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Appetite. 1990 Feb;14(1):15-27.

Effects of food snacks on cognitive performance in male college students.

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1
Department of Psychology, Tufts University, Medford, MA 02155.

Abstract

The effects of food snacks consumed in the late afternoon on cognitive performance in college-aged men were investigated in two experiments. The effects of the snacks were tested in the same subjects after they either consumed or skipped lunch. In the first experiment, the calorie-rich snack was a confectionery product, while in the second experiment, the snack was fruit-flavored yogurt. In both experiments, performance on cognitive tasks following consumption of the calorie-rich snack was compared to performance following consumption of a very low calorie snack (lemon-lime flavored diet soda without caffeine). Four cognitive tasks were employed: digit span recall (forward and backward), arithmetic reasoning, reading, and attention. In both experiments, subjects recalled significantly more digits in the backward digit span test and responded significantly faster in the attention task when they had consumed the calorific snack than when they had consumed the diet soft drink. Additionally, in Experiment 2, subjects solved significantly more arithmetic problems and solved these problems in significantly less time after eating a fruit-flavored yogurt than after consuming the diet soft drink. Results of these experiments suggest that a late afternoon energy-containing snack can have positive effects on cognitive performance on tasks that require sustained attention.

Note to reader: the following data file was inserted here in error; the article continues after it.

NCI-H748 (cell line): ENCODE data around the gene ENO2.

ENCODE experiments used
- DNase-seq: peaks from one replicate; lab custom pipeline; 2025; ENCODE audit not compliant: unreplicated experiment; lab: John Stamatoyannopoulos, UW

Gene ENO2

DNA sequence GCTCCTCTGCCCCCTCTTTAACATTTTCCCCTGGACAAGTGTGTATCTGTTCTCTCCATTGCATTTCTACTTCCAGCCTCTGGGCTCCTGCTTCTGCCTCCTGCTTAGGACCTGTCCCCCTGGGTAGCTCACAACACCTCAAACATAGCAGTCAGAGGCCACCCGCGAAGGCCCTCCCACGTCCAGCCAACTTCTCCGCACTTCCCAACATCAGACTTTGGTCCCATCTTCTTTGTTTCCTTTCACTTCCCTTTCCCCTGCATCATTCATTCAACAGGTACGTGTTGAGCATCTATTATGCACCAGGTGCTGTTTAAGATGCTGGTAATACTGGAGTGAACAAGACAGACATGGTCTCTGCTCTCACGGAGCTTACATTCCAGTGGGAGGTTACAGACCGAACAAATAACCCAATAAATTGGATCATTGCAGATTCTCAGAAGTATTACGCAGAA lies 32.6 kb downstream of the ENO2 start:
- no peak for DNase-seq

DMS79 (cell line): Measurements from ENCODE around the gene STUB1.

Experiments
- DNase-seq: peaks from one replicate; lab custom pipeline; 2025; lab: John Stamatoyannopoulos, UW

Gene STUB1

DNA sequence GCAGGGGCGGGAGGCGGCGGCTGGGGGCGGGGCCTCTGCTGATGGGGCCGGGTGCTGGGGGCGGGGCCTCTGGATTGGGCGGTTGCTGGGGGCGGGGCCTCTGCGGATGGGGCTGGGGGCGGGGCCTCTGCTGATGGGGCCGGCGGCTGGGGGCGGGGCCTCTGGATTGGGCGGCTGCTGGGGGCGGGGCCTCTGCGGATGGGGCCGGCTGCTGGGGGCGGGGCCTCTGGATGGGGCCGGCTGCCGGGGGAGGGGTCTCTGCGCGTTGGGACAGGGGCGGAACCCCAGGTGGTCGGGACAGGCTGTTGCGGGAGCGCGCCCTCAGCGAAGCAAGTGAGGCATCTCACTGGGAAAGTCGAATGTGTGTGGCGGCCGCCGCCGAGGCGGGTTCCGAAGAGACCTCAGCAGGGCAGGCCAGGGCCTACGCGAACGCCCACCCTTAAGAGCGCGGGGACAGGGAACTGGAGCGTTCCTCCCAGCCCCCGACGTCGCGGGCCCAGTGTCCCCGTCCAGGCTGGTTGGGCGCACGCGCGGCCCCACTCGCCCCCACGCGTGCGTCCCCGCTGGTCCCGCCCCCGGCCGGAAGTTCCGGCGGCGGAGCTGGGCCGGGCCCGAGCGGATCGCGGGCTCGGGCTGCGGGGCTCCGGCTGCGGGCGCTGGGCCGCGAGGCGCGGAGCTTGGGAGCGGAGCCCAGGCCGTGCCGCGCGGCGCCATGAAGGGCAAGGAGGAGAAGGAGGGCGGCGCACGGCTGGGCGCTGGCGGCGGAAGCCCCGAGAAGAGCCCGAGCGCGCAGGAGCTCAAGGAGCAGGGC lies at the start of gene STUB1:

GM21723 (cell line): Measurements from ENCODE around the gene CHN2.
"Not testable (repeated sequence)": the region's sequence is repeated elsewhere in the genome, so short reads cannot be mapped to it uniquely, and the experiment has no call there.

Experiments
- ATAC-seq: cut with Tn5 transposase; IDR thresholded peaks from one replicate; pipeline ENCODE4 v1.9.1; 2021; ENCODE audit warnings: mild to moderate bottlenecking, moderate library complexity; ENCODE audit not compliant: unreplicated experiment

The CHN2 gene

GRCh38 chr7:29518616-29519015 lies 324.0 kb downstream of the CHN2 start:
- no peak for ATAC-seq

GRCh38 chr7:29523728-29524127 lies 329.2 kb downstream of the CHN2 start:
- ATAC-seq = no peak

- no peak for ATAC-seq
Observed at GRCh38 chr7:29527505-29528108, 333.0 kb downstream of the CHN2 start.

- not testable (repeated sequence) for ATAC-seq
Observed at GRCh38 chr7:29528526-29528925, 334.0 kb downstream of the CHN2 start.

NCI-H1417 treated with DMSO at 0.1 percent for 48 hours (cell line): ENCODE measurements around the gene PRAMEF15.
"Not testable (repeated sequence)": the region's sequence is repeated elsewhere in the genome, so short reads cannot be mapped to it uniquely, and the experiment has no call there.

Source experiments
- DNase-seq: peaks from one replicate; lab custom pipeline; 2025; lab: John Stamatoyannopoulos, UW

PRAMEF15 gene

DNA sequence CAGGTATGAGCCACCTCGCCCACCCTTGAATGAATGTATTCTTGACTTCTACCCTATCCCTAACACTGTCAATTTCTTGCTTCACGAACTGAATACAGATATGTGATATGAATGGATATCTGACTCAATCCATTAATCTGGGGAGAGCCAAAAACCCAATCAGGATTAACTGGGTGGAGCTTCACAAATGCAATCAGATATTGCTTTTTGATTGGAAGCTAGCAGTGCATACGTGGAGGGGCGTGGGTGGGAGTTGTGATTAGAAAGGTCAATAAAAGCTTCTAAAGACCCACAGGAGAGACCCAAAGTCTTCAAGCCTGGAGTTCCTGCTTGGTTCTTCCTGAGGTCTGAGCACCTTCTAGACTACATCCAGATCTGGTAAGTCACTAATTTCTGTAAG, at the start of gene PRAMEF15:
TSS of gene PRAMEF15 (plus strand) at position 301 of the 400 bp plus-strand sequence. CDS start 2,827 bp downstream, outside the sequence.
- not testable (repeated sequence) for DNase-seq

PMID:
2310175
[Indexed for MEDLINE]
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